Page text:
Industrial news in brief

Submitted by Matthew on 19 October, 2016 - 12:56 Author: Ollie Moore, Gemma Short, Peggy Carter and Charlotte Zalens

Southern rail workers began a further three-day strike from 18 October in their battle to defend the role of the guard. Southern bosses recently re-offered a £2,000 payment to all workers in exchange for accepting new, non-safety-critical roles as "On-Board Supervisors".

The workers' union, RMT, denounced the offer as a bribe. A union statement said: “The company have been told repeatedly that money is not the issue and that the safety of passengers and staff is not for sale. RMT disputes the bogus figures on the number of staff working. Our reps at all locations report that morale is high and that support for the strike action remains rock solid.”

RMT has called a demonstration at Parliament at 12.30 on 1 November to support the Southern dispute.

Veolia caught strike breaking

Multinational refuse outsourcing company Veolia has been bring workers from other parts of the country in an attempt to break a strike of bin workers in Sheffield. Workers struck on Wednesday 5 October over a derisory pay offer.

Their union GMB has found out that Veolia used workers from the London borough of Haringey working overtime shifts to cover the strike in Sheffield. It paid for first class train tickets for the Haringey workers to travel up and put them up in a hotel. Sheffield and Haringey Labour and Momentum activists are coordinating to protest Veolia′s dirty tactics. Sheffield workers struck again on Monday 17 October. As yet it is unclear if Veolia used the strike breaking tactics again.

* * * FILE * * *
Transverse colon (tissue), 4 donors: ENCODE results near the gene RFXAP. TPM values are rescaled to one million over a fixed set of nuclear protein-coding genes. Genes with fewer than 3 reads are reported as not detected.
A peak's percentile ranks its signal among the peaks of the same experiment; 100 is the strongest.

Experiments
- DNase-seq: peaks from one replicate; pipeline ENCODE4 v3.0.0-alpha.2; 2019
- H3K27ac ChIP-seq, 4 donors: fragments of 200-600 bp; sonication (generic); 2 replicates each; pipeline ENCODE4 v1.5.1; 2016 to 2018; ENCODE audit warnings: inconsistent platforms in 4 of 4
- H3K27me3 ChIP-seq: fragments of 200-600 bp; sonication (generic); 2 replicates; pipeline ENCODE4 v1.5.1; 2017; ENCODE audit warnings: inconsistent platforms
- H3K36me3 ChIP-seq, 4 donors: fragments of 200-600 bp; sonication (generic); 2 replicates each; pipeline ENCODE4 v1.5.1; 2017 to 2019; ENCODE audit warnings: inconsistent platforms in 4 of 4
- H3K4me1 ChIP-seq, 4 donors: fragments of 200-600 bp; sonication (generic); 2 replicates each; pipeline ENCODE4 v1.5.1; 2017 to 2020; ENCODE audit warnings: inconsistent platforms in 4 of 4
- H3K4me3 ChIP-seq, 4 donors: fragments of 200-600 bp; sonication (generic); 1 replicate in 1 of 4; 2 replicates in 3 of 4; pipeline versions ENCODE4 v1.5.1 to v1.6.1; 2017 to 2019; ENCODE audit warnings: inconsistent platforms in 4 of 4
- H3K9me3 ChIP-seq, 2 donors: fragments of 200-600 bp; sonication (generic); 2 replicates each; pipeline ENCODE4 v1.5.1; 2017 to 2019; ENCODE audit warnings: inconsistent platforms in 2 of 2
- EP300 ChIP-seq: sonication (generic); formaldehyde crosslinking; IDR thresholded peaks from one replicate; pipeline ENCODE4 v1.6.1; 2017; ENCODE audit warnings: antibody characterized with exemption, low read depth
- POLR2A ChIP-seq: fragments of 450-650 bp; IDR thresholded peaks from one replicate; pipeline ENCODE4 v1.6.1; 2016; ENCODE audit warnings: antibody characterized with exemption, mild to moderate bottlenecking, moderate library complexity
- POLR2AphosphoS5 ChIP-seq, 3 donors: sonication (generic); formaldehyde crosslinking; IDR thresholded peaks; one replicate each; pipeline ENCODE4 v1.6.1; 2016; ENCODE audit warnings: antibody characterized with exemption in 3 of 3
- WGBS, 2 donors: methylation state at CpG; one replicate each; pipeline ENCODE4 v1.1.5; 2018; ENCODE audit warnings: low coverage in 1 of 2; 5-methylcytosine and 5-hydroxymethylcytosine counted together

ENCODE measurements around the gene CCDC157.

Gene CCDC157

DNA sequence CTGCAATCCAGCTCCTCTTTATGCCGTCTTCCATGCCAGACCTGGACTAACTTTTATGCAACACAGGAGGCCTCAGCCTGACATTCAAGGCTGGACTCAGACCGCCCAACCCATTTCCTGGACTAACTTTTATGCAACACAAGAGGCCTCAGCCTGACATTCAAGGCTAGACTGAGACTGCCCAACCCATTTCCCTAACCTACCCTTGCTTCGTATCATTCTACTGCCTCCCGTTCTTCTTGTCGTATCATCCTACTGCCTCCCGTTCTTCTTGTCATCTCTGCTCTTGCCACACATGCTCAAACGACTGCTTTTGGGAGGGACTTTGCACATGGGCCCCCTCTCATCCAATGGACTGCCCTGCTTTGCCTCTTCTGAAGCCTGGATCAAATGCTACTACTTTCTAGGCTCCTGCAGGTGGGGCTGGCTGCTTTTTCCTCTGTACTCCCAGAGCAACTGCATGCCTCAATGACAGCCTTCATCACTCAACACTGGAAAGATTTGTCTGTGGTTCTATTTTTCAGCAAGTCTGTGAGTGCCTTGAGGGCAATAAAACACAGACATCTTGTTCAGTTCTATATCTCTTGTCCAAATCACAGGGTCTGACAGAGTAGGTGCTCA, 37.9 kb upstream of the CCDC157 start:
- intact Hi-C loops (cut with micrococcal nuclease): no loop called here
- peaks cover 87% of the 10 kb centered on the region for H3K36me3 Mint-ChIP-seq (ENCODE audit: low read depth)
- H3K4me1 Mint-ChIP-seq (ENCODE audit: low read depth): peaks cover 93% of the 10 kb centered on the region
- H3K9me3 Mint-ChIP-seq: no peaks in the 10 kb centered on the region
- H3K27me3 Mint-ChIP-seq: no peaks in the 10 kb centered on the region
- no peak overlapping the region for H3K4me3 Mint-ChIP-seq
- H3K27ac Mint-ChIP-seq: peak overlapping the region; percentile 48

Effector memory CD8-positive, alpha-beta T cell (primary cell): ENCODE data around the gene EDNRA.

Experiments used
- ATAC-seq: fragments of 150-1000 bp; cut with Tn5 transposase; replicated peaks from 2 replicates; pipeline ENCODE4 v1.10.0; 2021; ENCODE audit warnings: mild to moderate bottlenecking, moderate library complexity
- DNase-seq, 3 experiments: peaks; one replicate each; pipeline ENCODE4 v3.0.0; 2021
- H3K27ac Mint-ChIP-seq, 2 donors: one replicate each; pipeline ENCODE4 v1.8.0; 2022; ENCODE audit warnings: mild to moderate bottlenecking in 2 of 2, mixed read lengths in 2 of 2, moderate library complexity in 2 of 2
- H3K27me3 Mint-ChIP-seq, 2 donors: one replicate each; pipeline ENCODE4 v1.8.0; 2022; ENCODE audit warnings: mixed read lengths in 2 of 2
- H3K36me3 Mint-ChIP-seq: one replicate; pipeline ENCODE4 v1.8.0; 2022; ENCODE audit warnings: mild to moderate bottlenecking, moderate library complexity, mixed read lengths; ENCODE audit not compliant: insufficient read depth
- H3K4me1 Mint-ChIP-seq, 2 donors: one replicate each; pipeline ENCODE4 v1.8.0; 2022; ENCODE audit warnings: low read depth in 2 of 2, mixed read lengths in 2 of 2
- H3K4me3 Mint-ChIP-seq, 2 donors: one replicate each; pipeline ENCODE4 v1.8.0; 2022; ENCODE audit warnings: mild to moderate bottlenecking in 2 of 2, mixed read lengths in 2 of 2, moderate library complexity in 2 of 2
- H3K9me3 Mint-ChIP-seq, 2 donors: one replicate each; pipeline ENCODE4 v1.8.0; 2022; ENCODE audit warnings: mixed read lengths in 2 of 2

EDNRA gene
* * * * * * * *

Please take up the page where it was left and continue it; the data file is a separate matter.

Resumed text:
Newsquest strike

Journalists at Newsquest, south London, will strike for five days in a long running dispute over a restructure that puts all newsroom staff at risk of redundancy. The restructure would leave just 12 reporters covering 11 of Newsquest′s newspapers and eight websites.

An initial 14-day strike was to start on Thursday 6 October but was delayed to allow for talks. When talks produced no movement from Newsquest, workers started a five-day strike on Thursday 13 October. The new strike days will start on Monday 24 October. Newsquest is the second-largest local and regional newspaper publisher in the UK.

The National Union of Journalists (NUJ) argues Newsquest is driving down standards, terms and conditions for journalists and making their life a misery while continuing to maximise profits for bosses and shareholders. Newsquest made £60m pre-tax profits in 2014 (their 2015 accounts are apparently overdue!). Seven journalists have already quit since the restructure was announced and many are now whistleblowing on the horrendous working conditions.

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London bus strike restarts

Bus drivers, engineers, and controllers working for London bus operator Tower Transit will strike again on Wednesday 19 October.

Workers struck several times in September in a dispute over imposed roster changes which affect workers′ work-life balance and leave them out of pocket. One of the planned 24 hour strikes in September was cancelled as a ″goodwill gesture″ to the company to encourage negotiations.

Tower Transit has refused to revisit the imposed roster changes in negotiations. Bosses rarely offer goodwill. Bus companies reacted the same way in the London-wide pay strike last year.

Museum cleaners win living wage

Cleaners at the London Transport Museum have won the London living wage, after a long campaign. The cleaners, who are members of the TSSA union, organised demonstrations and petitioning outside their workplace.

Tube cleaners in the RMT union also demonstrated recently, campaigning outside City Hall and the headquarters of cleaning contractor Interserve. They demanded a £10/hour minimum wage, staff travel passes, and direct employment